I’m a sucker for a feel-good story. Catch me watching any of those military parents-coming-home videos and I am sure to get misty. Show me Alex Smith battling back from near death to lead the Washington Football team, and something catches in my throat. So when a bunch of feel-good stories fall from the sky in a single week – all overcoming the same issue – I couldn’t help but notice.
And after the hell of this week (including the death of Don Sutton, The Hammer, and a lifelong friend), after the hell of the last few weeks, after the hell of the last year, after the hell of the last four years, we all need some feel-good stories. In the span of twenty-four hours, four individuals, all of whom have extremely different backgrounds and who vary in ages and skillsets, but all of whom share a trait with approximately three million other Americans, all had beautiful moments in the sun.
Here are my/our feel-good stories of the week:
Because I write about baseball, let’s start there. George Springer grew up in Connecticut, and dealt with a crippling stutter. In his words, it was “brutal,” as he sat in the back of class, afraid to raise his hand. He has previously stated it took him until age 24 or 25 to “embrace [the stutter]…I am who I am.” Springer is now the national spokesperson for SAY: The Stuttering Association for the Young. Each year the former World Series MVP hosts a bowling tournament to raise funds so that kids can attend Camp SAY, which is a summer camp for young people who stutter.
All eyes were on Springer this off-season, and not because of how he speaks, but because of how he hits, fields, and runs. As one of the top free agents available, many believed his deal would define the market. This week Springer decided to take his skills (and hopefully his philanthropy) north of the border, signing a 6/$150M deal with the Blue Jays (the first $100M+ deal of the off-season). It is hard to ever say any player is worth $150M, but when measuring a player’s contribution both on and off the field, it is equally hard to find anyone more worthy than George Springer. Good for him; and great for the people of Toronto.
After meeting Joe Biden on the campaign trail last February and bonding with him over their respective stutters, young Brayden was called upon to give a short speech at the virtual 2020 Democratic National Convention. But Brayden wasn’t done. After the convention, he wrote a book to inspire other kids with speech impediments. And this week, as part of the inaugural celebration, Brayden – sporting a very dapper bowtie – read arguably the most famous passage from John F. Kennedy’s 1961 inaugural address to an audience of millions.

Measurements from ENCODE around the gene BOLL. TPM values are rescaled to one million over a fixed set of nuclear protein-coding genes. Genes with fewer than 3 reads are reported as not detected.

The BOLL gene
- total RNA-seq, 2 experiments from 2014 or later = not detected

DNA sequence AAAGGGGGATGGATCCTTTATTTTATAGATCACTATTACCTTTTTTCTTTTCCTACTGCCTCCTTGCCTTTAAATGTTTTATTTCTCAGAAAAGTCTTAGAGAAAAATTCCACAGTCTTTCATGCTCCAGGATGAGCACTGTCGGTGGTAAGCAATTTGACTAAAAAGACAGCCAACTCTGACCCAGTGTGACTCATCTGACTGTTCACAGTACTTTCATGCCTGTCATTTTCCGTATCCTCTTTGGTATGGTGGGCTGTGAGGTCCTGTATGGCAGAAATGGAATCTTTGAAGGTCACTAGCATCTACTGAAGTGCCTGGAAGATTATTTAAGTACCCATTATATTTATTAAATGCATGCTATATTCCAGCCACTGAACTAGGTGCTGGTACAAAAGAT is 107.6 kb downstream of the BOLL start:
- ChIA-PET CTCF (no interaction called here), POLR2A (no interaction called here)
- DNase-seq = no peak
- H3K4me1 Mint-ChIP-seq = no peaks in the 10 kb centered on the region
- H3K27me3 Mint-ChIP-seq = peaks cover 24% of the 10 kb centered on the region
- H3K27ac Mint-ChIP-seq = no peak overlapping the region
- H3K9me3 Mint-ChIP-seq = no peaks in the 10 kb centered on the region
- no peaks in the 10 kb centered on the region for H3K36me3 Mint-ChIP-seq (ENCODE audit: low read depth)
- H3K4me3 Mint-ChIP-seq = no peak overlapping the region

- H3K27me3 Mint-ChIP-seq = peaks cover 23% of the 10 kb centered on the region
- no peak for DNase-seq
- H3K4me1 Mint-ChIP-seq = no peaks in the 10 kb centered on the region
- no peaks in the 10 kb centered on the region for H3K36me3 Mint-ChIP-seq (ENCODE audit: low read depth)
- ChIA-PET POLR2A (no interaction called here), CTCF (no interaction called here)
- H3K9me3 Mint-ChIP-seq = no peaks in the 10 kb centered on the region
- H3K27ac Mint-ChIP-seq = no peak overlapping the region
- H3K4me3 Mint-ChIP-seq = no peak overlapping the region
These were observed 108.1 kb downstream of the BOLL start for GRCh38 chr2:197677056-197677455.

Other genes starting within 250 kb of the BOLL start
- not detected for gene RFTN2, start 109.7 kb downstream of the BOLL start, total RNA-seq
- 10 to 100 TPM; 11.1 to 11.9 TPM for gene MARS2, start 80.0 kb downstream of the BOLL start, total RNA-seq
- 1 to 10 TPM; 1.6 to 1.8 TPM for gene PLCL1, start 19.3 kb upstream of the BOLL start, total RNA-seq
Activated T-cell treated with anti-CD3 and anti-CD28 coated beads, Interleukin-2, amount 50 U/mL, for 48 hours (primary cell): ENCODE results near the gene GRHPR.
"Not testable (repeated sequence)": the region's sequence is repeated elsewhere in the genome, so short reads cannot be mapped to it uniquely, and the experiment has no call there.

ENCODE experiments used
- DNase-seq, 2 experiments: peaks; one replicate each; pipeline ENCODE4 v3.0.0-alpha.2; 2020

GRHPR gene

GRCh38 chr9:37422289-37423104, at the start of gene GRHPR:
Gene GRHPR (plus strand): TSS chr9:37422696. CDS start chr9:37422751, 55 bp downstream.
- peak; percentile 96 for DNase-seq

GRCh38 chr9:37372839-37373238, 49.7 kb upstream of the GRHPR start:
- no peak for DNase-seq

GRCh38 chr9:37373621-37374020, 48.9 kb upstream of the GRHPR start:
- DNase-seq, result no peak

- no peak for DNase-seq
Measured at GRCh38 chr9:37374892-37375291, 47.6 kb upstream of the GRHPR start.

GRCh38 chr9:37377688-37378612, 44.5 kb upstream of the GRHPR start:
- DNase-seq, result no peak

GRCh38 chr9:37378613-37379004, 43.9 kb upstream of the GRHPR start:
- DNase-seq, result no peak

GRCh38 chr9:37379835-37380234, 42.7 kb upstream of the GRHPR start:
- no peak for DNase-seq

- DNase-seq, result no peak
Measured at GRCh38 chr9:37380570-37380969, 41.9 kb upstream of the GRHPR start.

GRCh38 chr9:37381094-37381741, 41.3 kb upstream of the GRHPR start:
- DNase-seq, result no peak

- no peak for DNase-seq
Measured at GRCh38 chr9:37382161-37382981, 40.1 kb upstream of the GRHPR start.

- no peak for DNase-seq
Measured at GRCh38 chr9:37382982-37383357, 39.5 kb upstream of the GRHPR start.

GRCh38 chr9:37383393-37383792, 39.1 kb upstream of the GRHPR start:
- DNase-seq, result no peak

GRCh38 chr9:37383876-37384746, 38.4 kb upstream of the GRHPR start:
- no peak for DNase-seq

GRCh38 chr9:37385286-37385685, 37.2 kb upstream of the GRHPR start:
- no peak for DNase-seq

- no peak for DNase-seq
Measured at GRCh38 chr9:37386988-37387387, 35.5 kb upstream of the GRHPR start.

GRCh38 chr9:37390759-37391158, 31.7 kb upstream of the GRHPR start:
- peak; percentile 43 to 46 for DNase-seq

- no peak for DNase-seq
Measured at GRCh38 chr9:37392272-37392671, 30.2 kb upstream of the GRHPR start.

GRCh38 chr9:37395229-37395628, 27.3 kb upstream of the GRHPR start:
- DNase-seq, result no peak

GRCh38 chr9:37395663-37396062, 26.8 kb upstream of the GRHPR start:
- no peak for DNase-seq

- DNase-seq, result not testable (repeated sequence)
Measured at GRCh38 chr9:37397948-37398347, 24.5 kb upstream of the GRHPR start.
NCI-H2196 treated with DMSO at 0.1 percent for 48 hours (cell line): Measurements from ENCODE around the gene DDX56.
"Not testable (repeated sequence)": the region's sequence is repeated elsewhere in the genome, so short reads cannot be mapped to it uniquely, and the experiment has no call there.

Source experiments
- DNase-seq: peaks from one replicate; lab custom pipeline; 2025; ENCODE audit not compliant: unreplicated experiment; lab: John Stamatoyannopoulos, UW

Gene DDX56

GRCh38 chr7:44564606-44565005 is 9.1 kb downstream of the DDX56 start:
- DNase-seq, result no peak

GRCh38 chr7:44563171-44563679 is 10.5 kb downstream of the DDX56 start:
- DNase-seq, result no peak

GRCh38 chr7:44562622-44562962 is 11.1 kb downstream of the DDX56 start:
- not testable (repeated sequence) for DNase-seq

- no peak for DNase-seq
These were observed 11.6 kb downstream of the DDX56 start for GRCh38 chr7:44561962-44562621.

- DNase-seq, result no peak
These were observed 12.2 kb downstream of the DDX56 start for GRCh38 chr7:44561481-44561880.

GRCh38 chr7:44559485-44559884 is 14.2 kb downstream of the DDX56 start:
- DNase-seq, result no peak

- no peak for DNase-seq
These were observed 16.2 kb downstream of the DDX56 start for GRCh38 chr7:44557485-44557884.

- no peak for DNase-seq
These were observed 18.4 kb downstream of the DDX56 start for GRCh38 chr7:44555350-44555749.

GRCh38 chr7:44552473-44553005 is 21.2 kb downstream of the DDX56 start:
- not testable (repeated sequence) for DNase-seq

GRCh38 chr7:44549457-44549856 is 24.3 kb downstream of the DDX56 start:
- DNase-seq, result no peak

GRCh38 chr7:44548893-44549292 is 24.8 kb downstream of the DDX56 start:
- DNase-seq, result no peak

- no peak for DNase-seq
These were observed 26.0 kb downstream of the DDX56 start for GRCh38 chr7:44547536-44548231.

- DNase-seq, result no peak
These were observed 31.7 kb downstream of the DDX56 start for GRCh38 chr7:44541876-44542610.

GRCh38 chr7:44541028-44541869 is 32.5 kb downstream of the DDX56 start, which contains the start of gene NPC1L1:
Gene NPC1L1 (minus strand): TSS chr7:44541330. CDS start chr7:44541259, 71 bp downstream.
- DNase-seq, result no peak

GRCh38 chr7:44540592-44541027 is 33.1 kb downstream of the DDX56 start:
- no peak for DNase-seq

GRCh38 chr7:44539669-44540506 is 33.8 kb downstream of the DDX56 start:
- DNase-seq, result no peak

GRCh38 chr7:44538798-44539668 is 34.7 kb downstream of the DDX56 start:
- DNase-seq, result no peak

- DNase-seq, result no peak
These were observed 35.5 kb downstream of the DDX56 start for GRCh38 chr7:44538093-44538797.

When (now) President Biden first met Brayden last year, he told him not to let his stutter “define him.” Through words both spoken and written by Brayden, I don’t think there is any chance of that.
At around 12:30pm eastern time on January 20, 2021, the world fell in love with Amanda Gorman. Standing on the inaugural platform in her bright yellow coat and flaming red head band, this 22-year-old from Los Angeles took us all by storm with her words and her delivery. The first person to be named National Youth Poet Laureate finished writing her poem, “The Hill We Climb,” after rioters ransacked the Capitol on January 6th. Although she was not given any guidelines for the poem she was to deliver, when Amanda learned that the theme of the inauguration was “America United,” she knew what and how to write. And thus, to the assembled masses on the west side of the U.S. Capitol, and to millions more watching on television, the young woman recited a poem that included the following verse:
And so we lift our gaze, not to what stands between us, but what stands before us.
We close the divide because we know to put our future first, we must first put our differences aside.
We lay down our arms so we can reach out our arms to one another.
Amanda Gorman read such beauty into the world for nearly six minutes. She rose to the lectern after Lady Gaga, Jennifer Lopez, and the President of the United States, and no one would have ever known that she has an auditory processing disorder and a speech impediment, and that, until just a few years ago, she couldn’t pronounce the letter “R” sound. Her recital was one for the ages, and set an example for countless people about what is possible. I am not sure there is any image that more perfectly captures the import of her words than this:
There isn’t really much more to add about the 46th President of the United States and his lifelong struggle to overcome a stutter. It is still noticeable at times, but that didn’t stop him from giving a 24-minute acceptance speech at the Democratic National Convention in August, nor did it keep him from delivering what Fox News anchor Chris Wallace called “the best inaugural I ever heard” on Wednesday afternoon.
It was Joe Biden who befriended Brayden Harrington, and it was Jill Biden – the First Lady and a 40-year school teacher – who first learned of Amanda Gorman. Although we are just a few days into the Biden Administration, it is not too soon to state with certainty that this White House will be a considerably more welcoming place to people of all stripes and obstacles than it has been for the last four years.
It seems we are constantly taking two steps forward, and one step back. But for a few hours this week, we were able to revel in the accomplishments of four people who overcame vocal barriers to find themselves at the top of their respective games and recipients of much-deserved adoration. That is something to celebrate.
Twenty-four days until pitchers and catchers report (theoretically).